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Studies on the Two New Zealand Bats



Both species of New Zealand bat are endemic. The long-tailed bat, C. tuberculatus, is one of six species of the Australasian genus Chalinolobus (F. Vesper-tilionidae) ; a genus closely related to the southern African Glauconycteris. Tate (1946) suggests that the genus is of Australian origin and it appears that C. tuberculatus is a comparatively recent immigrant to New Zealand. The shorttailed bat, Mystacina tuberculata, is the sole species of the family Mystacinidae. Within New Zealand Mystacina is represented as two subspecies. M. t. tuberculata is recorded from the North Island and the northern parts of the South Island, while M. t. robusta is known only from the Stewart Island region.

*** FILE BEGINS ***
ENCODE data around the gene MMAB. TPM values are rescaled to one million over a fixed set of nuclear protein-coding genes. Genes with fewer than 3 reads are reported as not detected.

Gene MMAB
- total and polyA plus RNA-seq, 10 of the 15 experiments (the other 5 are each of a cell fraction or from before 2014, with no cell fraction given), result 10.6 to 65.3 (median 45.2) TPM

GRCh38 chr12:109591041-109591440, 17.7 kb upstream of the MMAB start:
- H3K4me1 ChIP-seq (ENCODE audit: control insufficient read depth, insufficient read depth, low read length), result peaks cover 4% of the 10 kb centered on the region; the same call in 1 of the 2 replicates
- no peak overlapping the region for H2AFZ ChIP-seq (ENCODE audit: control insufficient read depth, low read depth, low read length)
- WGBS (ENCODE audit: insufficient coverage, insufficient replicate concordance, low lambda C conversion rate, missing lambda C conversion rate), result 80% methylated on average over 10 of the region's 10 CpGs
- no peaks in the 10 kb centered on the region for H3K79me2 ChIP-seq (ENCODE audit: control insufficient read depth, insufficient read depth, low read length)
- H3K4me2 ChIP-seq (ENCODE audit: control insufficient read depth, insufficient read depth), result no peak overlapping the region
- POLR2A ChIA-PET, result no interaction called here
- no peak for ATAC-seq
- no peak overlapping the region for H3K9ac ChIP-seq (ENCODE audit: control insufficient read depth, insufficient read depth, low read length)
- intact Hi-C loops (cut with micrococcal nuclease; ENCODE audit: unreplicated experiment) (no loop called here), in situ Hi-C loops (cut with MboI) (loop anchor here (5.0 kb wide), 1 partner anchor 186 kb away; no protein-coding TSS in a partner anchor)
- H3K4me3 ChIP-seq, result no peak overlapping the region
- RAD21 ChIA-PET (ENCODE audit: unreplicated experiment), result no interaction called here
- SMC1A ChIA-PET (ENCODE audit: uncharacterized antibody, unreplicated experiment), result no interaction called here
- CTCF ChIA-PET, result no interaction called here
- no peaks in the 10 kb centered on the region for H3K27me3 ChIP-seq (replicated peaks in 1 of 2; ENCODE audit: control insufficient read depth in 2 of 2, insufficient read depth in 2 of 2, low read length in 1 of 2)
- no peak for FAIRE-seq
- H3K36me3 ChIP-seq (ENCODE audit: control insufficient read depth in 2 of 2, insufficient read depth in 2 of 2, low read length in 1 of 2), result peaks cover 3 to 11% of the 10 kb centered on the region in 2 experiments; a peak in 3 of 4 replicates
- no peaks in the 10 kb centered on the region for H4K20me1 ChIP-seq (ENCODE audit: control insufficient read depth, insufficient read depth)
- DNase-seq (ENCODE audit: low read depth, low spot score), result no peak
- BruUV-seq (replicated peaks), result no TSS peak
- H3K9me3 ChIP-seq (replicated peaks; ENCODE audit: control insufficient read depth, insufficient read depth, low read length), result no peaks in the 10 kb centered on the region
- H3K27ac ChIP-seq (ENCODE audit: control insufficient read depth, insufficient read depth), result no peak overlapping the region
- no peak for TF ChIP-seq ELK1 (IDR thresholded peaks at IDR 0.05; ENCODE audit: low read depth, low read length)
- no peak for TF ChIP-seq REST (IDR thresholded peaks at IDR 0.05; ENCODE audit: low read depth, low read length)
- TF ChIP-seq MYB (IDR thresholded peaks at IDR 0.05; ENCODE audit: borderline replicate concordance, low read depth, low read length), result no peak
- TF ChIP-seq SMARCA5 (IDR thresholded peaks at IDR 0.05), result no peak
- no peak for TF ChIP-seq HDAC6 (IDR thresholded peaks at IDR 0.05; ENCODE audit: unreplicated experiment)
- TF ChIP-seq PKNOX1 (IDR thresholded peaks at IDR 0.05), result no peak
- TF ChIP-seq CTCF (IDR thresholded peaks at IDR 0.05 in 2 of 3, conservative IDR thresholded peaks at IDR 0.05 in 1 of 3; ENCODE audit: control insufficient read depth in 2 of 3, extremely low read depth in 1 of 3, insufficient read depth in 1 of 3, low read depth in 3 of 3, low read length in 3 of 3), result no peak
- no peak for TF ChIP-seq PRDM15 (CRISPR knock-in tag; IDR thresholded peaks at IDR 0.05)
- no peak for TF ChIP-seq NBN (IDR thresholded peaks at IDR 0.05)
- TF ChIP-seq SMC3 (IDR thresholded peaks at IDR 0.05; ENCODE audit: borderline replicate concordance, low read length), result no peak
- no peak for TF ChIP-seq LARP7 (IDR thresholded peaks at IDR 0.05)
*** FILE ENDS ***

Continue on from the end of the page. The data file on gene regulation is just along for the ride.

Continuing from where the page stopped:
There are some unconfirmed records suggesting the existence of other species of bat in New Zealand. Polack (1838) refers to the presence of "Pekapeka, or bats" and "various small batlets, but none of the vampire species". Stock (1876) claims sighting a large bat. at Paekakariki (South Wellington) in 1854. The "body was far larger than of a mouse and somewhat smaller than that of an ordinary sized rat; wing spread was certainly not less than 18 inches". He page 12records similar observations by others at Wanganui and at the Clarence River (Marlborough). Baker and Bird (1936) state that the range of Hipposideros cervinus (Gould) extends south to New Zealand, but I have been unable to find any evidence for this remark. Tate (1941) has reviewed the genus Hipposideros and does not include New Zealand within the range. It is possible that records such as these could be based on chance sightings of occasional wind-borne Australian species.